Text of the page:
Pre‐mission invasion of Erodium cicutarium in California

  title={Pre‐mission invasion of Erodium cicutarium in California},
  author={Scott A. Mensing and Roger A. Byrne},
  journal={Journal of Biogeography},
Abstract. The California grassland is dominated by alien plant species. It is generally assumed that the invasion of aliens began with the initial introduction of livestock by Spanish missionaries in 1769. In this paper we present pollen evidence which indicates that Erodium cicutarium, a Mediterranean annual, was well established in the Santa Barbara region several years before the founding of the first California mission at San Diego in 1769. Historical evidence shows that it took the Spanish… 

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The distribution of 834 of the more than 1000 exotic plant taxa that have become established in California, USA is examined, finding that the exotic flora is richest in low-lying coastal sites that harbor large numbers of imperiled species, while native diversity is highest in areas with high mean elevation.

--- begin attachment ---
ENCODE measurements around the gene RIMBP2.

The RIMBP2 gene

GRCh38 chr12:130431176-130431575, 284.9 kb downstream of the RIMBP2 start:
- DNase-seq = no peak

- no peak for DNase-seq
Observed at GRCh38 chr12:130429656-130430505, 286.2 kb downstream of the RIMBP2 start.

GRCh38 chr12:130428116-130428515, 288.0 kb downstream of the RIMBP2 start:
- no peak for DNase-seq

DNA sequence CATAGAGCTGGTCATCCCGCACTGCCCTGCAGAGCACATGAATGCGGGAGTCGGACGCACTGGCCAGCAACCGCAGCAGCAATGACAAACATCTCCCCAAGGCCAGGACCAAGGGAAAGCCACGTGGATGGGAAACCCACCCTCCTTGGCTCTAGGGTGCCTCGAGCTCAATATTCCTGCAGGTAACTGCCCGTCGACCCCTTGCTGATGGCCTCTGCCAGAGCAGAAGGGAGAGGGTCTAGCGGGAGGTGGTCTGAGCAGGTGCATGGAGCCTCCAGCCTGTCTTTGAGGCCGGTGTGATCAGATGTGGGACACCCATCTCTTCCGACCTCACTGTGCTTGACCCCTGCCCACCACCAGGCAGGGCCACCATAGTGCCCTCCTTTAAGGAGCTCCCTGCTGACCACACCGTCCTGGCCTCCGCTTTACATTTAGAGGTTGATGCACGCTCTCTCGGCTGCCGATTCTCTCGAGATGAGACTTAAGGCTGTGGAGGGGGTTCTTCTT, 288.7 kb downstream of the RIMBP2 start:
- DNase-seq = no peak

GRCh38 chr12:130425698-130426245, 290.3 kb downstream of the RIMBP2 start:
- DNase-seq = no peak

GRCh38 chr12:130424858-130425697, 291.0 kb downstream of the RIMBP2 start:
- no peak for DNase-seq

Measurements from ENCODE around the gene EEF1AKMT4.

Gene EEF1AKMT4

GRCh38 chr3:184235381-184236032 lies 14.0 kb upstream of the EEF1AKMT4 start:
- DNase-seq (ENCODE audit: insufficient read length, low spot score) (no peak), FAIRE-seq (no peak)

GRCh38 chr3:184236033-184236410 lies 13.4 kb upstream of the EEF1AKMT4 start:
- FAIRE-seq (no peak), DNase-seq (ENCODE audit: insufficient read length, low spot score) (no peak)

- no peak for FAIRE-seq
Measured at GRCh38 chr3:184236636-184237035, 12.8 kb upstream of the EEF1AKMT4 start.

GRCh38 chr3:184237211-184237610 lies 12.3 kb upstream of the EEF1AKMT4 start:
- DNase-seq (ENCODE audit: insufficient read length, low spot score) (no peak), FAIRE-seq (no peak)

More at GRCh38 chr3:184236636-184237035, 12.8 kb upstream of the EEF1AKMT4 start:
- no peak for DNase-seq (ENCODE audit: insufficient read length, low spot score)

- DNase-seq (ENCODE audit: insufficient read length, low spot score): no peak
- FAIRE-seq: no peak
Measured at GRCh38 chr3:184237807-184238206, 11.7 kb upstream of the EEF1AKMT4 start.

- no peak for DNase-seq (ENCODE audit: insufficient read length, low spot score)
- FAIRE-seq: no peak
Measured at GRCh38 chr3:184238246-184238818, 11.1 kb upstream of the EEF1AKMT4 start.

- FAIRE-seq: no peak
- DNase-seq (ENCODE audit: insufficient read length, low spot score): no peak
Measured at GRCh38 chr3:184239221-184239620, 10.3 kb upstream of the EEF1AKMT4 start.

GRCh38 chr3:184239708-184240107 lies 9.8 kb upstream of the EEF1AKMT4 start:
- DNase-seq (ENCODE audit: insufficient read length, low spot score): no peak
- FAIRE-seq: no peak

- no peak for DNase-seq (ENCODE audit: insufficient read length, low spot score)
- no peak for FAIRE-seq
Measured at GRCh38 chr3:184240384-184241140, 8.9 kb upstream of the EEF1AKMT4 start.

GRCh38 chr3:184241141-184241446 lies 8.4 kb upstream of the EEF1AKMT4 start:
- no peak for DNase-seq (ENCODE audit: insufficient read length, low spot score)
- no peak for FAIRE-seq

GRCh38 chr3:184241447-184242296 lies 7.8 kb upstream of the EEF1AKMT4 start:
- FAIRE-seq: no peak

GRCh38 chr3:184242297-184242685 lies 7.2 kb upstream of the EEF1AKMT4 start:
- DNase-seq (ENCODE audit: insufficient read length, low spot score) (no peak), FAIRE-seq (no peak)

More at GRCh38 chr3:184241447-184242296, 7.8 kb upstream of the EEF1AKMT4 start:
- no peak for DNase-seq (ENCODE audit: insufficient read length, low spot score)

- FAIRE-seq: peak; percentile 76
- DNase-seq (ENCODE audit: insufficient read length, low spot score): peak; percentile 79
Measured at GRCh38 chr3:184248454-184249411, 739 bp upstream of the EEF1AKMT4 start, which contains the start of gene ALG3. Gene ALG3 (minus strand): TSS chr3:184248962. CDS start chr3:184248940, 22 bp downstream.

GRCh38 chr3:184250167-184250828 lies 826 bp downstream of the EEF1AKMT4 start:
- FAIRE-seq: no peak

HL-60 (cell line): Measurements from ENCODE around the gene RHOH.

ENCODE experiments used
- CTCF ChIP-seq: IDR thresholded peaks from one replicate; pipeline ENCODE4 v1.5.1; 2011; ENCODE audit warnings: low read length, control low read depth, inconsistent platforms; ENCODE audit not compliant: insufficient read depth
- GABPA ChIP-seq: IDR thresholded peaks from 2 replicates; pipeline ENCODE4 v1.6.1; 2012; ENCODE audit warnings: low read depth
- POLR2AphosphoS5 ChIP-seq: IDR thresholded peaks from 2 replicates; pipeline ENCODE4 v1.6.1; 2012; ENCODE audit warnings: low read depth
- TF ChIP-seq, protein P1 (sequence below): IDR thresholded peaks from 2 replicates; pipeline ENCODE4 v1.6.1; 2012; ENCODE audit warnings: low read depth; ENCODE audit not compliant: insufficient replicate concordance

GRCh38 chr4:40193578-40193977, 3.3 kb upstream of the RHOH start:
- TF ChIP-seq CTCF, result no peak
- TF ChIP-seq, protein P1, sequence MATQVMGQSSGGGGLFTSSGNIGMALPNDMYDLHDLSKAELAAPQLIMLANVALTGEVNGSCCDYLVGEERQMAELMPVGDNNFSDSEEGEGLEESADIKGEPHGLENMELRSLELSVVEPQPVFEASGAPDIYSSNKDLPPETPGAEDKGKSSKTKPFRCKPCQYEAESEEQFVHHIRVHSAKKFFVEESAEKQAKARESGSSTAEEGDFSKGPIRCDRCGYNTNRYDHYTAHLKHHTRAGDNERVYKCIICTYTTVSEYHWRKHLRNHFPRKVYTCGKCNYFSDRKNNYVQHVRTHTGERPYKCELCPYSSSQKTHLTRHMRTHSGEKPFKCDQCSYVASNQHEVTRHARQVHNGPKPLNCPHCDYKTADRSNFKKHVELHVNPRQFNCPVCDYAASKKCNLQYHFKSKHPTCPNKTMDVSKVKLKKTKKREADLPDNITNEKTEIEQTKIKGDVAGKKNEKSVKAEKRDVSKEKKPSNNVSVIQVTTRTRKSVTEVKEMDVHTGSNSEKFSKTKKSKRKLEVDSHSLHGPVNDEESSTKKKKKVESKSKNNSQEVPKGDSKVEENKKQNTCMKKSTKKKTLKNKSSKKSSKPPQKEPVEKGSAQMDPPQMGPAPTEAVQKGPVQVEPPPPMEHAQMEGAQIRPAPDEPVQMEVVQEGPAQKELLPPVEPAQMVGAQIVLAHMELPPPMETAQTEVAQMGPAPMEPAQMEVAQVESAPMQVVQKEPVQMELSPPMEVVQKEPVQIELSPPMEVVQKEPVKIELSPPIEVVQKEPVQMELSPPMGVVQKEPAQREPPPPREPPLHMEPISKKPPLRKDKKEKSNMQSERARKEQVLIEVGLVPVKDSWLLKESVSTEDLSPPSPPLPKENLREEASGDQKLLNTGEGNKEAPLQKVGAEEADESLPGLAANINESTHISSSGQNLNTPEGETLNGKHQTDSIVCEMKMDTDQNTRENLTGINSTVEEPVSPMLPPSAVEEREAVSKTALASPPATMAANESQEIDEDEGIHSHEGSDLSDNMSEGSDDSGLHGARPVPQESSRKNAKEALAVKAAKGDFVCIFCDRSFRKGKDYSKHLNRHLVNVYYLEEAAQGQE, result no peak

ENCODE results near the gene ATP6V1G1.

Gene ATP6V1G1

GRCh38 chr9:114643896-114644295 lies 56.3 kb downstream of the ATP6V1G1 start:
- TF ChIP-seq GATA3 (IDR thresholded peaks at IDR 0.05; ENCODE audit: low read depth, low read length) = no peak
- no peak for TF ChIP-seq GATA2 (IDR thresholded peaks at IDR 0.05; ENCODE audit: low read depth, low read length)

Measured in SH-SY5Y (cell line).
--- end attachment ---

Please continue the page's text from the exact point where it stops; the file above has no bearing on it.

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High water-use efficiency and growth contribute to success of non-native Erodium cicutarium in a Sonoran Desert winter annual community

Testing hypotheses for its success found no evidence for a release from natural enemies, and E. cicutarium was able to achieve higher growth rates while controlling leaf-level water loss, allowing it to out-compete natives.

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Seed and establishment limitation contribute to long-term native forb declines in California grasslands.

Exotic competition is likely only one factor contributing to local declines of native species in invaded ecosystems, with a combination of propagule limitation, site quality, and land use history also playing important and interactive roles in native plant recruitment.

The history of oak woodlands in California, part II: the native American and historic period

This paper is the second in a two-part review of the history of California oak woodlands. Part I reviewed the paleoecologic record, and here the Native American and Historic periods are documented.




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